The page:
FC Cincy mulling Kentucky tax kickbacks to pay its entire stadium cost, and other week’s news

All the news that wasn’t fit to print this week:

  • FC Cincinnati now wants the Port Authority of Greater Cincinnati to own its stadium since Hamilton County doesn’t want to. (Does “own” mean “pay for”? Reply hazy, ask again later.) Or maybe Newport, Kentucky, since, according to team president and former city council members Jeff Berding, that would allow the team to recoup its entire $100 million through tax increment financing kickbacks of property taxes paid on the property. How would it generate a whole $100 million in TIFs? Reply hazy, ask again later.
  • Would-be Seattle arena builder Chris Hansen hired University of Washington public finance professor Justin Marlowe in May to compare the economic impact of his Sodo arena proposal to that of the KeyArena renovation plan, and he has issued his report, which says that the Sodo plan would create three times as much tax revenue for Seattle ($103 million over 35 years vs. $34 million for Key). On the other hand, the Key plan would include some kind of sharing of arena revenues, though that wouldn’t kick in until the Key developers got their share, and, yeah, basically it’s a muddle. On the whole, it seems to give the edge to Hansen’s plan, if only because that arena would pay property taxes, but I’d need to sit and break down the math to say exactly by how much, and I’ve been waiting for time to do that all week, so clearly it’s not happening. Reader exercise!
  • Oakland A’s executive VP Billy Beane promised that once the team gets a new stadium, it will stop trading all its decent players once they start to get expensive: “There’s only one way to open a stadium successfully, and that’s with a good, young team. … Really what’s been missing the last 20 years is keeping these players. We need to change that narrative by creating a good team and ultimately committing to keep them around so that when people buy a ticket, they know that the team is going to be around for a few years.” Which could make sense if a new stadium draws enough fans that having a winning team boosts revenues enough to pay for player salaries, though we’ve heard this song and dance before elsewhere.
  • The Nashville Sounds‘ new stadium was supposed to cost taxpayers $37 million, but it ended up costing $91 million.
  • What does $74 million in public subsidies buy Minnesota Timberwolves fans and staff? New seats, new restrooms, new locker rooms, an ice floor that doesn’t leak, two new loading docks, and a big glass wall, because everybody’s gotta have one of those.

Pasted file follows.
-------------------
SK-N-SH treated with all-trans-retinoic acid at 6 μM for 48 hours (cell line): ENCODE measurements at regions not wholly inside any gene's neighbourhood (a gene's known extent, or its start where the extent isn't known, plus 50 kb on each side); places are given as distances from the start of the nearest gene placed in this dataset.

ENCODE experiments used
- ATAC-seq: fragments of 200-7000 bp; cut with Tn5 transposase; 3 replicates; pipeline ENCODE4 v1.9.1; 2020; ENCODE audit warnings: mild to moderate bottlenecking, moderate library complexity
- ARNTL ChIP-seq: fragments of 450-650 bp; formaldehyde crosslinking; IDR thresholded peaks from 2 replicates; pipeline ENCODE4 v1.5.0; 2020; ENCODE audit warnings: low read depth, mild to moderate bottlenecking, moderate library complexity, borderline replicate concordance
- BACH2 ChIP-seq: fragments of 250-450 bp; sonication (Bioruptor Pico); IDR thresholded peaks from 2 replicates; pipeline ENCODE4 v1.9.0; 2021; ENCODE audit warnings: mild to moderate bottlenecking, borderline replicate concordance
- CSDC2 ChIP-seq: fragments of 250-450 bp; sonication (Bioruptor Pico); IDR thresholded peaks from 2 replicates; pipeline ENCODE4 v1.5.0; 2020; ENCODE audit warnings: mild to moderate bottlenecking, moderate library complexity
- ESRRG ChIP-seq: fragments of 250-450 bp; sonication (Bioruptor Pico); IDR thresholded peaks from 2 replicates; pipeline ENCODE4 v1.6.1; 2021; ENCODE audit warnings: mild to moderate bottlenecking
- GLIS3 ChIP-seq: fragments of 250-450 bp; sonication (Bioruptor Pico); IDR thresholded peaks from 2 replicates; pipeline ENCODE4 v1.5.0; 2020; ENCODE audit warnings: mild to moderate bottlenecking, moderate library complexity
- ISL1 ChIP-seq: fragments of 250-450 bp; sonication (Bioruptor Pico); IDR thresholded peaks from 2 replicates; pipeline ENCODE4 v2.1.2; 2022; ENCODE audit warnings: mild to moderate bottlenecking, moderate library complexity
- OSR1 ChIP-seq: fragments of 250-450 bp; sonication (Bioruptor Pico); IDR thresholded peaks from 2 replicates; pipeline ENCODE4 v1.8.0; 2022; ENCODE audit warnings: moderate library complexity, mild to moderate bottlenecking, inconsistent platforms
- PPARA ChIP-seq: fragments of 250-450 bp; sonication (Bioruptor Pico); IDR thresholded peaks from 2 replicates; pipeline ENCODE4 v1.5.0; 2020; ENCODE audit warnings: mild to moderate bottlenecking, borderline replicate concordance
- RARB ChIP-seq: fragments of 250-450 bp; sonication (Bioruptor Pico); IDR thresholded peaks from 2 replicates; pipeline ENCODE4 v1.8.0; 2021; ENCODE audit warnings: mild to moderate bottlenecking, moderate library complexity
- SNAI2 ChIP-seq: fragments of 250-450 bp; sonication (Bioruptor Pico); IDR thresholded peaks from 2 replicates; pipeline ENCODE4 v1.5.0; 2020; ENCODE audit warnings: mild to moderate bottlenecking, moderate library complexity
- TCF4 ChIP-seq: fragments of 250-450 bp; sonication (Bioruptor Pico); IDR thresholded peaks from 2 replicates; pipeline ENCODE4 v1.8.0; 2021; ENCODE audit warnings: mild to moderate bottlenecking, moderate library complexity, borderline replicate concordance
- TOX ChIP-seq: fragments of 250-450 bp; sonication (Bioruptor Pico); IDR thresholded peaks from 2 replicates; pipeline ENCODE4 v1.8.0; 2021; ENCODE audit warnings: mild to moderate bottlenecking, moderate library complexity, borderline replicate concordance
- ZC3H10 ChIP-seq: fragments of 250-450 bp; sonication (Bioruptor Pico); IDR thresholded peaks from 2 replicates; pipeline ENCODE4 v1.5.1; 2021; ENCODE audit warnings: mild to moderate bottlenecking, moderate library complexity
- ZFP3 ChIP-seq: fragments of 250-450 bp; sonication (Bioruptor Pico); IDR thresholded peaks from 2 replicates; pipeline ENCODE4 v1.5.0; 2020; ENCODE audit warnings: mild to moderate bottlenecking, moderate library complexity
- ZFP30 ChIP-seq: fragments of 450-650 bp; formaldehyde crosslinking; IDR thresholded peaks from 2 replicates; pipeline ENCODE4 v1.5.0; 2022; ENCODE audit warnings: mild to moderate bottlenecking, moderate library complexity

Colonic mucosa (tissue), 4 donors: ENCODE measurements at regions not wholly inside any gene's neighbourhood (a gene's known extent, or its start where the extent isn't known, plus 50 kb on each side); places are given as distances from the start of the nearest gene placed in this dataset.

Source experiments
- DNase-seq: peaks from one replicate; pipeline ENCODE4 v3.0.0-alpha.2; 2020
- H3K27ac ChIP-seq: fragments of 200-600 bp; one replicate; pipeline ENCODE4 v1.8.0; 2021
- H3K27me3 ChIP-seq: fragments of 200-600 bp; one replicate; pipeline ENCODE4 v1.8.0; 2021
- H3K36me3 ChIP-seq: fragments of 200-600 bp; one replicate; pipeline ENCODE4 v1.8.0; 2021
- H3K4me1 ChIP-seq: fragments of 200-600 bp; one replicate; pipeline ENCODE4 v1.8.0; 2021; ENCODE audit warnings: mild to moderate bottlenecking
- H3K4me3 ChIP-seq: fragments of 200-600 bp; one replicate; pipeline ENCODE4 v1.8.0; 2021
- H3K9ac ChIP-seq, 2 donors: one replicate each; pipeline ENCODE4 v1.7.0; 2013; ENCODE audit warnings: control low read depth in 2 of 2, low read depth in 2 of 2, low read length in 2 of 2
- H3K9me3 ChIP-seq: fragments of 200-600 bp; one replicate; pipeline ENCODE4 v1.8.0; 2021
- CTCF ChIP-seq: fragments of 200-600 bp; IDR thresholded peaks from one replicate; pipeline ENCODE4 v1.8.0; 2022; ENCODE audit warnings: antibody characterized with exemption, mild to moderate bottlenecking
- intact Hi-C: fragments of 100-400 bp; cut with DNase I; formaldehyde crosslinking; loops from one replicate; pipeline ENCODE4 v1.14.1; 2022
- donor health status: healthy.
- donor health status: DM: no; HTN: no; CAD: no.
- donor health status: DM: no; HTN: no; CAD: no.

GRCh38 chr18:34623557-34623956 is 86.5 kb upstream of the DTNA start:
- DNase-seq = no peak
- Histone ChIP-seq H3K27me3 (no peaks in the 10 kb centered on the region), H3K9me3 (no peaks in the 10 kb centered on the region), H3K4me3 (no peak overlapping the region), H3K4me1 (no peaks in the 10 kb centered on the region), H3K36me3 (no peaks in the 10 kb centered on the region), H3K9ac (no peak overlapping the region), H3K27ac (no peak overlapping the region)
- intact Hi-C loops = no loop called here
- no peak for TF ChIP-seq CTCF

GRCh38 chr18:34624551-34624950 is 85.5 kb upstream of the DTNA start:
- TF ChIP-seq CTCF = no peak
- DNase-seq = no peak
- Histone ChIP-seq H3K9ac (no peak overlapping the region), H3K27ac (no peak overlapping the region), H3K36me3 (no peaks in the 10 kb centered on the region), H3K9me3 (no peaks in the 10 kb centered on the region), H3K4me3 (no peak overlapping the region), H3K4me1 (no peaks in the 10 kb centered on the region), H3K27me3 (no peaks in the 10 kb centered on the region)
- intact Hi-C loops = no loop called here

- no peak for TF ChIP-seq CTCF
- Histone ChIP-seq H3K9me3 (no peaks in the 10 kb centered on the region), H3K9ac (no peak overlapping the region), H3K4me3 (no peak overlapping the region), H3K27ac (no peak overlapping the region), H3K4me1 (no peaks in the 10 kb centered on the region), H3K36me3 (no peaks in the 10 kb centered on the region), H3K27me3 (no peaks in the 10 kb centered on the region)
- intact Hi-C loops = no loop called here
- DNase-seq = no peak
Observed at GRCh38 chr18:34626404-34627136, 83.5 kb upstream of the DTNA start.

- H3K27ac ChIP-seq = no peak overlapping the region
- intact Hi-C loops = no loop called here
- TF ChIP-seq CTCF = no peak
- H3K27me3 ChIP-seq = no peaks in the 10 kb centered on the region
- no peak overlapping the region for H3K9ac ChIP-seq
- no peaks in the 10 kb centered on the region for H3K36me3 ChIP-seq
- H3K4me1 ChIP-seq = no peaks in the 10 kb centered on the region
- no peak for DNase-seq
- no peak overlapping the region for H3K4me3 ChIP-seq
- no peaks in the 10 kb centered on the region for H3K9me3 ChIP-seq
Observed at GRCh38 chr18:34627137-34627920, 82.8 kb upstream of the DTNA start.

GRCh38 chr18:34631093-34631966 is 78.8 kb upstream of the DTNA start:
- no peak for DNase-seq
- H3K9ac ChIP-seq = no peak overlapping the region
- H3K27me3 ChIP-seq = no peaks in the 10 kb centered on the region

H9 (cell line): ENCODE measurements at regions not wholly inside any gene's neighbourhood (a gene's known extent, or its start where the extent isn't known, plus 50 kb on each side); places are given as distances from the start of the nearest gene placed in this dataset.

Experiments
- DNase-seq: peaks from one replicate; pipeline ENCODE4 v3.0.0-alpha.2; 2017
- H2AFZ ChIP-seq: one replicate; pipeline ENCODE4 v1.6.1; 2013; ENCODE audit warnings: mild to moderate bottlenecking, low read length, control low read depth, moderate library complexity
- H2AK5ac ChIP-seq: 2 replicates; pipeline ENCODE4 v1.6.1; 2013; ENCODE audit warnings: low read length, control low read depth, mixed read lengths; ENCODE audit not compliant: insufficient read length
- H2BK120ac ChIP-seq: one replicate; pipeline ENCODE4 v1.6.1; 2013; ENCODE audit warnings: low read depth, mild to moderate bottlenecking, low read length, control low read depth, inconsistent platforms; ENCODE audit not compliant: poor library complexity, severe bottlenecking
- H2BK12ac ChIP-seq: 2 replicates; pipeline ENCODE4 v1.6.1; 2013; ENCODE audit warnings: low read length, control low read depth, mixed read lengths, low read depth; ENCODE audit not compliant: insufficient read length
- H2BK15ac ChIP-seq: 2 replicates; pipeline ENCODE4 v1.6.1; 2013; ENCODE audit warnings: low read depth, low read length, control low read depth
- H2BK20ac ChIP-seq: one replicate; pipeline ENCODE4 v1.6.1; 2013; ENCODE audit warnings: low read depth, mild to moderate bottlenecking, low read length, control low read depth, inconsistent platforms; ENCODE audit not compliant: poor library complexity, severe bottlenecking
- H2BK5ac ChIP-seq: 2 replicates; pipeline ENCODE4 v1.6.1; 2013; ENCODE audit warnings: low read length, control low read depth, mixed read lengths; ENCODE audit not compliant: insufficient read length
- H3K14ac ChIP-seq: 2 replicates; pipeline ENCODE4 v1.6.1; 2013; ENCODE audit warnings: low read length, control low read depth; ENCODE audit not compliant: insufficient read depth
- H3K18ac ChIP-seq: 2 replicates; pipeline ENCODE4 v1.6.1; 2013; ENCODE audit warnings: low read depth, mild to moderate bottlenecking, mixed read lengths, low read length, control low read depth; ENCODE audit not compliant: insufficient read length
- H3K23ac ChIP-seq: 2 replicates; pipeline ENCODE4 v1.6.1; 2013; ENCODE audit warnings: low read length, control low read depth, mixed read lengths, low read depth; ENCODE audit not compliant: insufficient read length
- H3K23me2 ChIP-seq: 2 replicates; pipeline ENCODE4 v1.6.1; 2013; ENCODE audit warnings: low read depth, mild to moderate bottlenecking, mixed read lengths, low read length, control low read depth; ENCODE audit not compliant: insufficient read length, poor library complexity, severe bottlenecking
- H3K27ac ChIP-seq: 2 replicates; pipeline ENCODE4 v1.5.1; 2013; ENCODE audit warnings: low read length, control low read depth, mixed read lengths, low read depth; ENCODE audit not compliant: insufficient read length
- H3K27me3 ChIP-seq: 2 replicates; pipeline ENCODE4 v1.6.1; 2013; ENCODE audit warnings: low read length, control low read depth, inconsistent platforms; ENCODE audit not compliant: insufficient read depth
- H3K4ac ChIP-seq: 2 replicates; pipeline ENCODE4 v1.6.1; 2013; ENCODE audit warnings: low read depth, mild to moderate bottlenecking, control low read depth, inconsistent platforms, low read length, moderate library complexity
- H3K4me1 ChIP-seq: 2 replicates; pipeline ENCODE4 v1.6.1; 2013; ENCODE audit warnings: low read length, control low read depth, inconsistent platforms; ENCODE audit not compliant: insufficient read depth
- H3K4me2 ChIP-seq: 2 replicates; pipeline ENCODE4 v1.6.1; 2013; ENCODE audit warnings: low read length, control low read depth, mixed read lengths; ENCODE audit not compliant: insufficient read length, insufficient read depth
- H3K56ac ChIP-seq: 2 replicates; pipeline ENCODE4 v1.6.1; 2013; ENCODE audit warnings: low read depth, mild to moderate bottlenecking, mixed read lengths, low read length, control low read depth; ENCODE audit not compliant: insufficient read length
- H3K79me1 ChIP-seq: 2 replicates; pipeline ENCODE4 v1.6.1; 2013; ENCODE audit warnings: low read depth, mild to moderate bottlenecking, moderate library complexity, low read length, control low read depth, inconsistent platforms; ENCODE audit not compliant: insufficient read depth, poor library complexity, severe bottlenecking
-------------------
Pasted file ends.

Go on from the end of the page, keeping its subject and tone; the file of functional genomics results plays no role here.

• The athletes’ village from the 2016 Rio Olympics is now a wasteland of unsold condos, because everything the Olympics touches turns to trash.
  • A homeless camp has arisen on the site of the planned Las Vegas Raiders stadium. Make your own metaphors.

5 comments on “FC Cincy mulling Kentucky tax kickbacks to pay its entire stadium cost, and other week’s news

  1. A little more venue news: the Warriors are gonna be the first NBA team to use PSL’s for their new arena. But they don’t want you to call them PSL’s because they’ll give the money back – after 30 years. Resellable via team-operated “marketplace”. If you resell at a loss, you’ll get difference back at the end of those 30 years. Speculators need not apply: no resale at a profit.

    http://www.sfchronicle.com/sports/article/Warriors-new-offer-Season-tickets-for-30-years-11300137.php

  2. The excel spreadsheet is up there, but it’s not exactly easy to convert from one scenario to another to double-check things. The “revenue projections” tab sheet opens up with three values calculated based on the OVG base scenario, but only one of the three values actually matches the values in the “scenario analysis” tab. They also state in the report they used a 35 year model but then the “revenue projections” labels say they used net present value over 30 years, which is confusing.

    I also noticed that they modeled the acquisition of a NBA team and paid the 3.6% city sales tax on the team being valued at $2 billion, which seems a bit generous to me, but Ballmer paid that in LA. For $7.5 million in savings, you’d think there’d be some way to have the team owned by an LLC based in a tax haven, once you’re not constrained by an MOU saying it must be based in Seattle.

    evans.uw.edu/policy-impact/seattle-arena-public-finance-analysis

    • And I could be wrong about what that $7.5 million comes from, since I just presumed based on it being a large, random “sales tax” entry that comes around when they start selling NBA tickets. The assumptions and parameters callouts for sales tax have an 8.5% rate, which, if used, would include what the state is getting.

      I can’t really tell if that number actually got included in any calculations, though.

      I do see that the labels were wrong, though, and the present value calculations for all 35 years in the spreadsheet, with a 3% discount rate.

      • I’m not sure any of that is going to matter in the end, Joe. The bottom line is that the City already owns the facility at Seattle Center (which it also owns) and the Powers That Be don’t want their Coliseum to be even more of a white elephant if Hansen’s arena became reality.

        This is Seattle, where leaders want to create places for the “safe” use of heroin even though heroin was still illegal at last check…it’s about politics, not practicality.

  3. Loriation: {lore-ee-a-shun) {noun}; the process by which team owners use their own business decisions as justification for a massive public subsidy on the basis that the subsidy would remove the “need” to sell off sometimes prized playing assets in order to lower operating costs, then continue to sell off playing staff at an increased rate after receiving the subsidy.

    see also ‘fraudulent misrepresentation’

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